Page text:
(d) On changing the temperature, the solubility of the salt change positively, i.e. the solubility of salt increases with the increase in temperature.

Question 4.
Explain the following with examples:
(a) saturated solution
(A) pure substance
(c) colloid
(d) suspension.
(a) Saturated Solution:
If at the given fixed temperature, the solute does not dissolve in solution, it is called a saturated solution, i.e., at the given temperature when in a solution the solute dissolves more than the capacity of the solution, it is called saturated solution. For instance-take 50 ml of water in a beaker, now add little quantity of salt into it gradually and stir it, when the salt stops dissolving any more, then it will be called a saturated solution.

(b) Pure Substance:
Matter formed of molecules Of a similar type is called as a pure substance. Either element or compound is pure like iron, gold, silver, sugar, water etc.

(c) Colloid:
Colloid is a heterogeneous mixture whose molecules are of the size in between lnm to 100 nm. These molecules cannot be seen with naked eyes and they diverge the rays of light; like – milk, shaving cream, toothpaste, jelly, face cream etc.

(d) Suspension:
Suspension is a heterogeneous mixture in which a solute substance does not dissolve, rather than they remain suspended in the medium. Suspended molecules are bigger in size than 100 nm (107m) and can be seen with naked eyes like contaminated water of a river, the mixture of thick lime mortar stones and water, etc.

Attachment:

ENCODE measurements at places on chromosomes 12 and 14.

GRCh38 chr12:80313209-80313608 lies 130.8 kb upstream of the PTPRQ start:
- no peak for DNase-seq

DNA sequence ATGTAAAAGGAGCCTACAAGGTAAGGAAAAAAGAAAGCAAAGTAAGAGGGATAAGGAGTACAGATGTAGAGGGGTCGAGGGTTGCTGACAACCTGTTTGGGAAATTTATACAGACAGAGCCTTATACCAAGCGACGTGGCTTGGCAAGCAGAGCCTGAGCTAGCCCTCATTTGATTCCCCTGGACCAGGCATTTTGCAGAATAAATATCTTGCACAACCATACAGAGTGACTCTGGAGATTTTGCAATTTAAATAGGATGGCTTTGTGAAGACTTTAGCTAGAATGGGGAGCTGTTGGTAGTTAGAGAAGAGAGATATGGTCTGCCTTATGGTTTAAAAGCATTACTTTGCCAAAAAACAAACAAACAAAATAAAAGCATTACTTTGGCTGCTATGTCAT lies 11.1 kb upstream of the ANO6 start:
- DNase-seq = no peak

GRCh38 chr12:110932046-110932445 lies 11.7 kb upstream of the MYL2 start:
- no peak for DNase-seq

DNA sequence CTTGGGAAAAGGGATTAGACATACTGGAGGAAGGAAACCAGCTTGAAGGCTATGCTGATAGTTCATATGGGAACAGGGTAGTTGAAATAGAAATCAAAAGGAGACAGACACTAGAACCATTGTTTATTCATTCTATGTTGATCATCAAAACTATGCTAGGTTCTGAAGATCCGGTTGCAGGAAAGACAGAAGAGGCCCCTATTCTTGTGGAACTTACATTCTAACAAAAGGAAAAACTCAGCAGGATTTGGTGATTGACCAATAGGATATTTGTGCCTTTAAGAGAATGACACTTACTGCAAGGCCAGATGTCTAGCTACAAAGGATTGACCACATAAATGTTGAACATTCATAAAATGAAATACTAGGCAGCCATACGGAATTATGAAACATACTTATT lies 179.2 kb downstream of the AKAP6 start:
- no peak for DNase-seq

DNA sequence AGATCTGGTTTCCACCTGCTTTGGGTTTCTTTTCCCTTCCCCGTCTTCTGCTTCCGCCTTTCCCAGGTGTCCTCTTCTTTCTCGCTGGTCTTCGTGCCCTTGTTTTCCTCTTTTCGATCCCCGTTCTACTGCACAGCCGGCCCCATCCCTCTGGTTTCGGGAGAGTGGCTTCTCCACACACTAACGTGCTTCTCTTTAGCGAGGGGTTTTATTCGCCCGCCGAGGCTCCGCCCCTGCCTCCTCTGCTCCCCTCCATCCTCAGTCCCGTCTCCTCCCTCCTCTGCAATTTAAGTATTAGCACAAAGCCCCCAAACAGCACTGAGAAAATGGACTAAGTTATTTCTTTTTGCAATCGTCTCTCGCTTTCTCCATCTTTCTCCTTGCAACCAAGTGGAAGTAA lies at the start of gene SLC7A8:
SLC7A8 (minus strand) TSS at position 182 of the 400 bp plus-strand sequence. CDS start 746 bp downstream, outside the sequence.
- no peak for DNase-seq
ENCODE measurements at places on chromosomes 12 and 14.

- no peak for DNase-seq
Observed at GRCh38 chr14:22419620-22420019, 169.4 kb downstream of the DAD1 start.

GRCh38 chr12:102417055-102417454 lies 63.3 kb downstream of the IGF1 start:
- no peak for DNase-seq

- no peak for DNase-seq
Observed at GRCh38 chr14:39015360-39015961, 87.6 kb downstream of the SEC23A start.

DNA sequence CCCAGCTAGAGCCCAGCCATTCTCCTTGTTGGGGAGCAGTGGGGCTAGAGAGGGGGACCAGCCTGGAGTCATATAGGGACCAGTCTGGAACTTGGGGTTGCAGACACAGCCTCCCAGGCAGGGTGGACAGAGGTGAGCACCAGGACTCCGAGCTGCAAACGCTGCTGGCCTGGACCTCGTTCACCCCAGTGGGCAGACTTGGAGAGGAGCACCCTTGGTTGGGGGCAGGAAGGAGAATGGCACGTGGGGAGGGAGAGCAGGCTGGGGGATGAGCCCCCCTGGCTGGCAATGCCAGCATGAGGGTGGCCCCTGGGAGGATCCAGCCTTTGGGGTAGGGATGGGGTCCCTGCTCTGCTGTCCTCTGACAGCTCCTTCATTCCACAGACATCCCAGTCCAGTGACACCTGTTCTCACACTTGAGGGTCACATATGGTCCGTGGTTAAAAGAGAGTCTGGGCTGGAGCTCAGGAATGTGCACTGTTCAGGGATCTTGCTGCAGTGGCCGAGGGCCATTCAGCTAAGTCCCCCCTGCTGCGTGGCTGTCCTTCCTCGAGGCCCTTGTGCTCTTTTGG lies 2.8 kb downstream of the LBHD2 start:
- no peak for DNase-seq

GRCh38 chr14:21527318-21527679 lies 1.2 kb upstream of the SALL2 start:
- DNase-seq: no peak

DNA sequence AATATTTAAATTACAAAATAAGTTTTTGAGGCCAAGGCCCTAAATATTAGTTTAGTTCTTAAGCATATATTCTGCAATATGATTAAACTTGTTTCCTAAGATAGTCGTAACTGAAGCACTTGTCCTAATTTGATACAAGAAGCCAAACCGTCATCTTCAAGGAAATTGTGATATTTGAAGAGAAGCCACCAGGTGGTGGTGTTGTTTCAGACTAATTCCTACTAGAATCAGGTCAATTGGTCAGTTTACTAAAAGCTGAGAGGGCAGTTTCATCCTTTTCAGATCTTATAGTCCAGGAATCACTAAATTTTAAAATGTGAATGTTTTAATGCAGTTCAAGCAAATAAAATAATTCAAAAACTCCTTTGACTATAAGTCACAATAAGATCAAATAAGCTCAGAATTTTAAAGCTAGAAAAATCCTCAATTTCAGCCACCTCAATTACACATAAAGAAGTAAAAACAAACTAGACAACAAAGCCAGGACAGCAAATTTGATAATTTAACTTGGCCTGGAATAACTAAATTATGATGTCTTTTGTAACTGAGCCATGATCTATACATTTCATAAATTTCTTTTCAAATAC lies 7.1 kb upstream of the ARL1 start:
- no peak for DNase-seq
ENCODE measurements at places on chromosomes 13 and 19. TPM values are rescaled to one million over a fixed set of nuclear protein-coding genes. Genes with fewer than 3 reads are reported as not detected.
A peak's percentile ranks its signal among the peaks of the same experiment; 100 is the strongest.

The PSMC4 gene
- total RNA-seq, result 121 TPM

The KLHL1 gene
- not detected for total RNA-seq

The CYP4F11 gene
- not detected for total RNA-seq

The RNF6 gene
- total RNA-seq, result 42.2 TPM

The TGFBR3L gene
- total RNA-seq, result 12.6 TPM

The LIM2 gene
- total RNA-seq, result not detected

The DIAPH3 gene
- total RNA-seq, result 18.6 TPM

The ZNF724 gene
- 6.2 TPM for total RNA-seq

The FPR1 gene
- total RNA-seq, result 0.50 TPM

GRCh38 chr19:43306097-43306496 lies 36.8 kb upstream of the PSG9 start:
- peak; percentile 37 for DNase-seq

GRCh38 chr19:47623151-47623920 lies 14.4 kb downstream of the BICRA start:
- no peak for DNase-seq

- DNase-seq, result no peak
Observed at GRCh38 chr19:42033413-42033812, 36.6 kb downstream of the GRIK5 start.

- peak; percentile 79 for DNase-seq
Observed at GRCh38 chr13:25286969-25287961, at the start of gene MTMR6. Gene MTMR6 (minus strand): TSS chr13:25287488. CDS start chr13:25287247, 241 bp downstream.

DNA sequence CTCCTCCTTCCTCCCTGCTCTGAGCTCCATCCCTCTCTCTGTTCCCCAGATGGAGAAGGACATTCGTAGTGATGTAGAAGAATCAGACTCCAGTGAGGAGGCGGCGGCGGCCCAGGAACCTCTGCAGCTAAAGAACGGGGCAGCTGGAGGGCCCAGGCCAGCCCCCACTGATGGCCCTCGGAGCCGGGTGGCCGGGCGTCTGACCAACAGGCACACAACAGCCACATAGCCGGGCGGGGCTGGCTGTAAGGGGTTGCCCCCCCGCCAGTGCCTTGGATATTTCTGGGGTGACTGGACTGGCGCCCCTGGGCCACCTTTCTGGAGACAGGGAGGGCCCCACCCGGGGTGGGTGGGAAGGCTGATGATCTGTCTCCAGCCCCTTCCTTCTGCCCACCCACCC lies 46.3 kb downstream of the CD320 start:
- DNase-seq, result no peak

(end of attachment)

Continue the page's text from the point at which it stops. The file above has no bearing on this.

Question 5.
Classify each of the following as a homogeneous and heterogeneous mixture: soda water, wood, ice, air, soil, vinegar, filtered tea.
Homogeneous Mixture: Soda water, ice, vinegar, filtered tea.
Heterogeneous Mixture: Wood, air, soil.

Question 6.
How would you confirm that a colorless liquid given to you is pure water?
We will find out the boiling point of the given colorless liquid. If that boiling point comes out to 373 K, we will approve that the given colorless liquid is pure water, but if it does not fulfill the condition then it is not pure water.

Question 7.
Which of the following materials fall in the category of a “pure substance”?
(a) Ice
(b) Milk
(c) Iron
(d) Hydrochloric acid
(e) Calcium oxide
(f) Mercury
(g) Brick
(h) Wood
(i) Air.
In the given substances following are the pure substances :
(a) ice
(c) iron
(d) hydrochloric acid
(e) calcium oxide
(f) Mercury.

Question 8.
Identify the solutions among the following mixtures :
(a) soil
(b) Seawater
(c) Air
(d) Coal
(e) Soda water.
Soda water is a solution.

Question 9.
Which of the following will show the “Tyndall effect”?
(a) Salt solution
(A) Milk
(c) Copper sulfate solution
(d) Starch solution.
Milk exhibits the Tyndall effect.

Question 10.
Classify the following into elements, compounds and mixtures:
(a) Sodium
(b) Soil
(c) Sugar solution
(d) Silver
(e) Calcium carbonate
(f) Tin
(g) Silicon
(h) Coal
(i) Air
(j) Soap
(k) Methane
(l) Carbon dioxide
(m) Blood.
Element:
(a) Sodium
(d) Silver
(f) Tin
(g) Silicon.

Compound:
(e) Calcium carbonate
(j) Soap
(A) Methane
(f) Carbon dioxide.

Mixture:
(A) Soil
(c) Sugar solution
(h) Coal
(i) Air
(m) Blood.

Question 11.
Which of the following are chemical changes?
(a) Growth of a plant
(h) Rusting of iron
(c) Mixing of iron filings and sand
(d) Cooking of food,
(e) Digestion of food
(f) Freezing of water
(g) Burning of a candle.